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EDGEFIELD, S. G.MANLTA?Y 25, 1872,
VOL! JUE ))XU.-M), 5.
Edgefield Female Institute.
rpHE Exercises of this School will be
-L resumed on the first Monday in
, February next.
Terms, $10, $12 and $16 per Session of
Twenty Weeks-one-half in advance, the
balance at the commencement of the 2nd
qUMW , -? ?r * <T/TT
.U-^MISS M. K. DOB EY, Principal.
: Jan 16 3t 4
The High School
AT Sunny Side, the place formerly
owned by Capt. Eugene Burt, will
be afetroJTtEe finft Xondav in Feb.:
. * EDWARD T.^ WALKER, Rector.
t ?fan y ^ ^j y -st . j j4
Ult. Zion School,
WlNNSRORO, S. C.
THE Spring Session opens
; on Monday, January 29, 1872.
? The course of instruction af
fords thorough preparation for
an y department of university
study, or for business life.
The Virginia Military Institute has re
cen'Jv conferred upon this School an An
nual PRIZE SCHOLARSHIP, covering
the entire course in that institution.
M. M. FARROW, Principal.
Jan 17 tf 4
Parents! Guardians! Kote!
BOARD, with TUITION in English,
French, Latin, Greek, Mathematics,
Book-keeping, and Surveying in the
Field, for 42 weeks, from 1st March next,
can be had for
Instruction, analytical, practical, thor
ough. Government, parental. Climate,
delightful. Scenery, beautiful. Please
Rev. D. MCNEIL!.TURNER, D. I).
Brevard, N. C.
Jan. 10 3m 3
(Formerly C. A. Platt & Co.,)
214 Broad Street, Augusta, Ga.
Maple and Walnut Bedsteads,
$5 to $10 !
WE particularly call the attention of I
purchasers to our SOLID WAL
NUT CHAMBER SUITS for Beaury
DurabiBiy and Cheapness.
Our MANUFACTURING DEPART
MENT is still in operation. Special or
ders will be prom ptlv attended io. Re
pairs done in all its branches.
Hair Cloth, Enameled Cloth, Reps,
Terry and Springs, and all articles suita
ble for Manufacturers, we offer at Low
Augusta, May 2 lyl9
Cooking Stove !
SlNCE the death of the late WM. HILL
and closing up of his business, I have
taken the Agency for thc Sale ol the
Persons wanting a good Stove, such as
the V Philanthropist," " Chief Cook," or
" Cotton Plant/' can be supplied by call
D. Li FULLERTON, Stofe Dealer,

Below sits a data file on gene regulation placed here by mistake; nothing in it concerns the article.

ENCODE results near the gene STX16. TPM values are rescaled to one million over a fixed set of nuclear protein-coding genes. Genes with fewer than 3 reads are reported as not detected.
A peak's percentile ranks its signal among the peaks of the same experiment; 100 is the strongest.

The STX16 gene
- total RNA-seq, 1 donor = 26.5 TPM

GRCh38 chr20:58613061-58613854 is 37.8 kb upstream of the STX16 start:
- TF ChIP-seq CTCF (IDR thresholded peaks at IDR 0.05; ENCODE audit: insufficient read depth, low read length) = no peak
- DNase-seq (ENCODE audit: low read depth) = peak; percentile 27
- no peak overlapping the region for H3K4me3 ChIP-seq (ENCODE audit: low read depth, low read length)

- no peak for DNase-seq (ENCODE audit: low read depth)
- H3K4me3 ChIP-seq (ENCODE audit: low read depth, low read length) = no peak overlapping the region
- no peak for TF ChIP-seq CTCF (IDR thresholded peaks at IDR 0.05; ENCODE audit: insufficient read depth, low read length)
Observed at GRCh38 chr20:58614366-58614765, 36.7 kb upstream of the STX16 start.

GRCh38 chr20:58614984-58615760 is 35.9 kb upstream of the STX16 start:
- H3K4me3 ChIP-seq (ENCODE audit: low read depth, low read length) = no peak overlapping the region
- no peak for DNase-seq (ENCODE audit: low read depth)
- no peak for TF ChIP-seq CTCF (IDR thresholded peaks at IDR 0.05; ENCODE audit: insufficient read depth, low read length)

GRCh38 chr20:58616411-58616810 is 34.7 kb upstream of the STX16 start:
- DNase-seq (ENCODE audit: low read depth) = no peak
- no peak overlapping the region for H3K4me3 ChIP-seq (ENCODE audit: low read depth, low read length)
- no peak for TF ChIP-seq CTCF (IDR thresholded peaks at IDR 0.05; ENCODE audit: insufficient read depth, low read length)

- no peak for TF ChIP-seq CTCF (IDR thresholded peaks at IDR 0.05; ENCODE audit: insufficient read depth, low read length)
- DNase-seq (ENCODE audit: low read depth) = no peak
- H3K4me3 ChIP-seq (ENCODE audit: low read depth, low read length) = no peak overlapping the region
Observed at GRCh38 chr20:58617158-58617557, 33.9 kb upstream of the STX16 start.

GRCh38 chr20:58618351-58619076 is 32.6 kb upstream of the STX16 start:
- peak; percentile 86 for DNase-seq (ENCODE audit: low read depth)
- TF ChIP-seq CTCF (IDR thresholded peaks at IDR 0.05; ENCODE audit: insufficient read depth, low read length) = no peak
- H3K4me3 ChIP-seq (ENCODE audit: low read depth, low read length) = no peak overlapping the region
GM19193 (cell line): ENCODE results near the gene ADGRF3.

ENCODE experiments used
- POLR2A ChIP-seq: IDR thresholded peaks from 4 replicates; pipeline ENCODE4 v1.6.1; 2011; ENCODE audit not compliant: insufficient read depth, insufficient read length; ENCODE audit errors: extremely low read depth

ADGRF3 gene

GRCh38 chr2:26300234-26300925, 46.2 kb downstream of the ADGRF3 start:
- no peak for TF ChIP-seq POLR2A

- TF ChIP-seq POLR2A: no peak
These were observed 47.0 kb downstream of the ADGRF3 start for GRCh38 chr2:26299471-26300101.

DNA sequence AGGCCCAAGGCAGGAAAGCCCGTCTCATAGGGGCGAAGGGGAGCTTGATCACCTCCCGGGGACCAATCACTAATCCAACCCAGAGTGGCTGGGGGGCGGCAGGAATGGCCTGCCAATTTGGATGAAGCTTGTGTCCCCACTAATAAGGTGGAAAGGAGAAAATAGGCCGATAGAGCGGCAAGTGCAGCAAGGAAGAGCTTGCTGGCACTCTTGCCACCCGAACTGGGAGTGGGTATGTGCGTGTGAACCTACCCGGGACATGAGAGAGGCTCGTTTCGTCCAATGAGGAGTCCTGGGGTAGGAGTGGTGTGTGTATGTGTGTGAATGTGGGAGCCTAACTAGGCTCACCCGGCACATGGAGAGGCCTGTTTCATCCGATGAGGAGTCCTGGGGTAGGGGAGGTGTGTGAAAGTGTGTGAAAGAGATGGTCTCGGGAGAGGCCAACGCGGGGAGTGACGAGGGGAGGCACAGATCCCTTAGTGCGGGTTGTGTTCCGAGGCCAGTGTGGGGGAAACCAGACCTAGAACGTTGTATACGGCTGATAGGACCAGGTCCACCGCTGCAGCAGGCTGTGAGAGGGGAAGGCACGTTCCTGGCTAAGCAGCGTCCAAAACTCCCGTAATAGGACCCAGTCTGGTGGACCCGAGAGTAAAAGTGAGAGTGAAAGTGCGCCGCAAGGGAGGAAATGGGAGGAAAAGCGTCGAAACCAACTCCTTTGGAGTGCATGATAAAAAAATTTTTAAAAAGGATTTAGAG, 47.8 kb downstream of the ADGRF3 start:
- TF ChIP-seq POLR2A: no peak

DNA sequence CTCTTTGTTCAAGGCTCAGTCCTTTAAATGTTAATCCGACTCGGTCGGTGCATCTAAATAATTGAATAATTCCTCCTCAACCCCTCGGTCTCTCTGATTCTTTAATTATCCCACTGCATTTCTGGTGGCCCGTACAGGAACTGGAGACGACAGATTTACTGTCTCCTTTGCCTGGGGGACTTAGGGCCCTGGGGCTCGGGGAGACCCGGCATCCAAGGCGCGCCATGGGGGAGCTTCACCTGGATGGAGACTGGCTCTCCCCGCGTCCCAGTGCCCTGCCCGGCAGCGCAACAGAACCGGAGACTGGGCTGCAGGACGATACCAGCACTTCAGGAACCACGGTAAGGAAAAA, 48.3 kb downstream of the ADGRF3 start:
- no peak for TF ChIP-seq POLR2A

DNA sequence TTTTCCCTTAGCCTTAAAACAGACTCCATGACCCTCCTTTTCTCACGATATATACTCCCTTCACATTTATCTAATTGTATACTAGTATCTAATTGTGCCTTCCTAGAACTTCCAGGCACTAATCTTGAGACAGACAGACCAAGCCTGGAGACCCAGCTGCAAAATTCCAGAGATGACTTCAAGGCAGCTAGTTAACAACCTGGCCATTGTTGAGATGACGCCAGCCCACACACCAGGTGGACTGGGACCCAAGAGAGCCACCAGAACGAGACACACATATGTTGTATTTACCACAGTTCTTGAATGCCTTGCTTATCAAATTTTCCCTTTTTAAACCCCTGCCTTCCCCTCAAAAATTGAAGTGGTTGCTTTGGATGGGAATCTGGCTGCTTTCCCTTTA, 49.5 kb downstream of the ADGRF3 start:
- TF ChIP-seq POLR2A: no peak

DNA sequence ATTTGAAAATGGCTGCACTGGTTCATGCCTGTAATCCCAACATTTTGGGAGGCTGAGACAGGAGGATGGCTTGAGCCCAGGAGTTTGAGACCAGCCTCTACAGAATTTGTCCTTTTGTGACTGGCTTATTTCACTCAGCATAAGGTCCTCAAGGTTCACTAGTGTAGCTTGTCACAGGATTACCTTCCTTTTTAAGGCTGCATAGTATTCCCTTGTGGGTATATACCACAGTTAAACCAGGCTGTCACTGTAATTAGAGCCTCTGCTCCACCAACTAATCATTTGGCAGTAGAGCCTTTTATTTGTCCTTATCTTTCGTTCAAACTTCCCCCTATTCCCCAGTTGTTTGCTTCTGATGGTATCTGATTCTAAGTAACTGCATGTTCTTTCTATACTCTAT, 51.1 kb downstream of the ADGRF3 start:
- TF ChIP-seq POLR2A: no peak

No. 6 Stoves for $20,00 and 826,00.
No. 7-Stoves for $25,00,- ?51,50, $33,00
NO. S Stoves for $28,00, $37,50, $40,00,
Augusta, Oct 4 6m 41
R A; Brahe & Co,,
206 Broad St.,
~\ VoULD respectfully announce to th eir
Friends and the Public of Edgefield Dis
trict, that they have just received, direct
from Eui ope," and now offer, a la'rg? apd
magnificent Stock of GOODS, consisting
Fine Gold and Silver WATCHES, of
the best makers.
Ladiew'and Gents' SoMdGold CHAINS,
of the latest stvles.
DIAMONDSof first.watcr, inSets, Pins
Superb SETS for Ladies and Misses. . :
Stone, Cameo, Seal and Plain Gold
Sterling SILVER WARE of tho latest
Triple PLATED WARE.
American and French CLOCKS,
A large lot of Imported FANCY
GOODS, <tc - .
~,?35r- WATCHES and JEWELRY wili
be repaired with the usual care.
_J?cLAX -_?m --.-43
"~ S. ?SN, .
142 Brtorr? Street,
Wholesale and Retail Defifer in
WATCHES, ^LftC fi S,
AVING at a jrreat outiav, secured
the service* nf .a FIRST-1 : LASS \V A TCI I
MAKER, from Switzerland, r* now- ?re
. pared 6> Repair ?Ii kinds of Watches,
Slualc Boxesand Jewelry nf nil descrip
tions, with neatness and dispatch, and"
guarantees all work.
. He offers, also, a gr??t variety WATCH
ES, CLOCKS. JEWELRY, SILVER
WARE, MUSICAL INSTRUMENTS,
GUNS, PISTOLS, CARTRIDGES, (tc,
at New York prices.
Look out for the sign of the BIG GUN,
142 Broad Street.
Augusta, poe 20 6m52
State of South Carolina,
JN THE COURT OF PROBA TE.
T>Y D. L. TURNER, Esq., Judge Pro
XJ Baie. Court* of Edgoricld County.
Whereas, Francos E. Glover hath applied
tome for Letters of Ad mi n ?.it ration on the
Estate of David M. Glover, late of said
These aro therefore to cite and admon
ish all and singular, the kindred and
creditors of the said deceased, to be and
appear before me, at a Court of Probate
for tb?! said County, to be holden at Edge
field C. H., on the 1st', day of Feb., next,
1872, afc 10 O'clock A. M.*fco show cause if
Rny, why the said Administra tion should
not be granted.
Given under my hand and the Seal of
the Court,, >thi* Irtth day of Jan. A. D.
1S72, and in the 90fh year of American